Watch out for website keying errors!
By Martin White
Martin is a Director, Chief Troubleshooter, and Founder of PC-FIXED. He has worked in the IT industry for over 30 years and likes to explore and develop ideas for the application of the latest technology in everyday lives.
Your browser predictive text might get you in trouble…
A client of mine recently fell foul of a scam which was highly believable. I have outlined the story so as to help others avoid the same trap! Here is the scenario:
After purchasing a one-year subscription to office365, she started following the instructions to install.
She meant to type into her browser “office.com/setup”. However, as she typed the browser offered close match options one of which was “officesetuptoday.com”. She selected this and was presented with a what looked like Microsoft’s Office365 setup screen which then allowed her to enter her product key but then informed her of an installation error and told her to call support. There were US, UK, AUS, and South Africa phone numbers to call.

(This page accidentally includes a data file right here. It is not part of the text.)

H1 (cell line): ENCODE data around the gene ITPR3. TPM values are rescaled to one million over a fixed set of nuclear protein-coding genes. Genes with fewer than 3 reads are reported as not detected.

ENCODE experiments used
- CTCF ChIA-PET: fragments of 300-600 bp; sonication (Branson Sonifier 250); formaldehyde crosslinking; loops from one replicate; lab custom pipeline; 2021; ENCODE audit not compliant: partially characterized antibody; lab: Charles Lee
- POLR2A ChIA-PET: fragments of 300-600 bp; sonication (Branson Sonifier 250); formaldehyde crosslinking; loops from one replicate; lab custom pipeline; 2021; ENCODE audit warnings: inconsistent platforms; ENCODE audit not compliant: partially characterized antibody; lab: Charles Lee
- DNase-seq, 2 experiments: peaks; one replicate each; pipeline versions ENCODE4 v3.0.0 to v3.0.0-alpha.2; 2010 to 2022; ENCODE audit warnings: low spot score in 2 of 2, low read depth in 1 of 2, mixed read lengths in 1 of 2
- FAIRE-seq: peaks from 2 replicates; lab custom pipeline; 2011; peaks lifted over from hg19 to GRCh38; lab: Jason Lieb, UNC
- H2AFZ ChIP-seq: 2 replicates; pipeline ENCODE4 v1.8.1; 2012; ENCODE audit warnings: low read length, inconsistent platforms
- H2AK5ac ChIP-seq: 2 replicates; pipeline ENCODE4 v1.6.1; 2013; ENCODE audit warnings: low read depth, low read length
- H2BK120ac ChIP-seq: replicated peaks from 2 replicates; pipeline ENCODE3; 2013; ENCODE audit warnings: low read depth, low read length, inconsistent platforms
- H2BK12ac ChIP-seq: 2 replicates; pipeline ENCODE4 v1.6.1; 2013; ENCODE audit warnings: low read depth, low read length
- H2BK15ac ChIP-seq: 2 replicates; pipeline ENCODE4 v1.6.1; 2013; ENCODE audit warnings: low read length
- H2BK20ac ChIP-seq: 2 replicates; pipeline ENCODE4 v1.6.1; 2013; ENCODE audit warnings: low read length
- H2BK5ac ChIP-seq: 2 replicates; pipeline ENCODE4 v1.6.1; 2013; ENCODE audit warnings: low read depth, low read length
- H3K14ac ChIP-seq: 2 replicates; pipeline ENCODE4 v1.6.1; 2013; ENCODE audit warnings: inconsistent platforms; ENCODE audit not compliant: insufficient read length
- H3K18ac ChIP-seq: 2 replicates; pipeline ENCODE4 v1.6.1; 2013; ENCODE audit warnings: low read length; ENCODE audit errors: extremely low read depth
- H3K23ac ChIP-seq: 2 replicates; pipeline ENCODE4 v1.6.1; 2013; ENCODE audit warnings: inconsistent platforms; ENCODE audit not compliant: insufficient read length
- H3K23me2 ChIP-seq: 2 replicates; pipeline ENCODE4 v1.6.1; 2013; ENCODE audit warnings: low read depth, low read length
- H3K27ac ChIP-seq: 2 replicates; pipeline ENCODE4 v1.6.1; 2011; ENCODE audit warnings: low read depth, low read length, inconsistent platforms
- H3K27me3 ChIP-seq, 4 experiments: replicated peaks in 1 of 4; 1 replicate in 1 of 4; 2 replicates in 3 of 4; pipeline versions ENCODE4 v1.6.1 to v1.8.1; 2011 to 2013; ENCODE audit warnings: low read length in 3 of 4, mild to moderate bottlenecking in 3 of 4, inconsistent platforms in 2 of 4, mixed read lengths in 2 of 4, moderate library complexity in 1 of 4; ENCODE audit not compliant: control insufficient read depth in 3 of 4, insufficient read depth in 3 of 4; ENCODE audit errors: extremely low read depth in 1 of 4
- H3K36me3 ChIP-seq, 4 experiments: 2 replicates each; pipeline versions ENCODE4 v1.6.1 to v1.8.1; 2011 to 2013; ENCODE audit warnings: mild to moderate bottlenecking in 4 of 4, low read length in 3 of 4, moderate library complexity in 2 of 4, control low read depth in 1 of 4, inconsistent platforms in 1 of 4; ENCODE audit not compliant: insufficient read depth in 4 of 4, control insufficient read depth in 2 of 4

As you have probably surmised, this is a scam site which leads victims into calling a support line who then scares the user by saying the computer has been hacked, asks to take remote control, then piles on the misery by deleting files and bullying the user into taking out a preventative anti-virus anti-hacking subscription for £200….
When you type in a website into a browser you often get suggestions based on what you have already typed. Just be careful that you only select the site you actually want.
If you think this may have already happened to you, switch off your computer and call for help.
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